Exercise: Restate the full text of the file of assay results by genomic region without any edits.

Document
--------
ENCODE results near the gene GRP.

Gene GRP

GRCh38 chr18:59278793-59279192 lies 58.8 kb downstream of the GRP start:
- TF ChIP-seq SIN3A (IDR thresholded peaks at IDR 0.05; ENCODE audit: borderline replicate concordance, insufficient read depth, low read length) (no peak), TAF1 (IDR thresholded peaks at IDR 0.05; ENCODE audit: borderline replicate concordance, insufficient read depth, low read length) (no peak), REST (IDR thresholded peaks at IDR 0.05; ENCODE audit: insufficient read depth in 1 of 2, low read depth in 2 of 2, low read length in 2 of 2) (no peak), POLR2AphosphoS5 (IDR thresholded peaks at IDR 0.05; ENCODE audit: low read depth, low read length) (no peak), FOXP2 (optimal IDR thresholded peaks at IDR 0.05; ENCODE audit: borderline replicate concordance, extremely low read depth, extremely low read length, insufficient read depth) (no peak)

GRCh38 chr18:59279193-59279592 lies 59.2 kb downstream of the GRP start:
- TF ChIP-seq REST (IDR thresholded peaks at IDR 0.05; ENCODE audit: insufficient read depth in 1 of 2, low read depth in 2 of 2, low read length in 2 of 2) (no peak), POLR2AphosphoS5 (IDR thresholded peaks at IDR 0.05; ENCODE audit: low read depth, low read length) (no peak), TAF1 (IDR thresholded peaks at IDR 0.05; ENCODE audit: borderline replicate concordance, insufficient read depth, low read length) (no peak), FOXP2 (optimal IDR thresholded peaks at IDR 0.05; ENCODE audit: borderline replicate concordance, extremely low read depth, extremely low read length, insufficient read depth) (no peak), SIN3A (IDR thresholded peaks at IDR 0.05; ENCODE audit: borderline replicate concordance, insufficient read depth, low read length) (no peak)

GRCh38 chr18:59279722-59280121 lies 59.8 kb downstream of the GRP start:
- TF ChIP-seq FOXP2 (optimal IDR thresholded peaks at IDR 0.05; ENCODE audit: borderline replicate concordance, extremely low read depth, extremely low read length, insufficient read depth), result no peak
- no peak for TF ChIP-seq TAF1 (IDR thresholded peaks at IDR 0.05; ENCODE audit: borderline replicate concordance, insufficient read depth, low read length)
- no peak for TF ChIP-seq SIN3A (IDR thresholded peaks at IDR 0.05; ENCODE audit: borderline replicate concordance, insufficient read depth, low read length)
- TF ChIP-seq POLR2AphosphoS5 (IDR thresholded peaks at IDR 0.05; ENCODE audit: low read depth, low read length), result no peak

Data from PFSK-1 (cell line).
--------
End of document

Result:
ENCODE results near the gene GRP.

Gene GRP

GRCh38 chr18:59278793-59279192 lies 58.8 kb downstream of the GRP start:
- TF ChIP-seq SIN3A (IDR thresholded peaks at IDR 0.05; ENCODE audit: borderline replicate concordance, insufficient read depth, low read length) (no peak), TAF1 (IDR thresholded peaks at IDR 0.05; ENCODE audit: borderline replicate concordance, insufficient read depth, low read length) (no peak), REST (IDR thresholded peaks at IDR 0.05; ENCODE audit: insufficient read depth in 1 of 2, low read depth in 2 of 2, low read length in 2 of 2) (no peak), POLR2AphosphoS5 (IDR thresholded peaks at IDR 0.05; ENCODE audit: low read depth, low read length) (no peak), FOXP2 (optimal IDR thresholded peaks at IDR 0.05; ENCODE audit: borderline replicate concordance, extremely low read depth, extremely low read length, insufficient read depth) (no peak)

GRCh38 chr18:59279193-59279592 lies 59.2 kb downstream of the GRP start:
- TF ChIP-seq REST (IDR thresholded peaks at IDR 0.05; ENCODE audit: insufficient read depth in 1 of 2, low read depth in 2 of 2, low read length in 2 of 2) (no peak), POLR2AphosphoS5 (IDR thresholded peaks at IDR 0.05; ENCODE audit: low read depth, low read length) (no peak), TAF1 (IDR thresholded peaks at IDR 0.05; ENCODE audit: borderline replicate concordance, insufficient read depth, low read length) (no peak), FOXP2 (optimal IDR thresholded peaks at IDR 0.05; ENCODE audit: borderline replicate concordance, extremely low read depth, extremely low read length, insufficient read depth) (no peak), SIN3A (IDR thresholded peaks at IDR 0.05; ENCODE audit: borderline replicate concordance, insufficient read depth, low read length) (no peak)

GRCh38 chr18:59279722-59280121 lies 59.8 kb downstream of the GRP start:
- TF ChIP-seq FOXP2 (optimal IDR thresholded peaks at IDR 0.05; ENCODE audit: borderline replicate concordance, extremely low read depth, extremely low read length, insufficient read depth), result no peak
- no peak for TF ChIP-seq TAF1 (IDR thresholded peaks at IDR 0.05; ENCODE audit: borderline replicate concordance, insufficient read depth, low read length)
- no peak for TF ChIP-seq SIN3A (IDR thresholded peaks at IDR 0.05; ENCODE audit: borderline replicate concordance, insufficient read depth, low read length)
- TF ChIP-seq POLR2AphosphoS5 (IDR thresholded peaks at IDR 0.05; ENCODE audit: low read depth, low read length), result no peak

Data from PFSK-1 (cell line).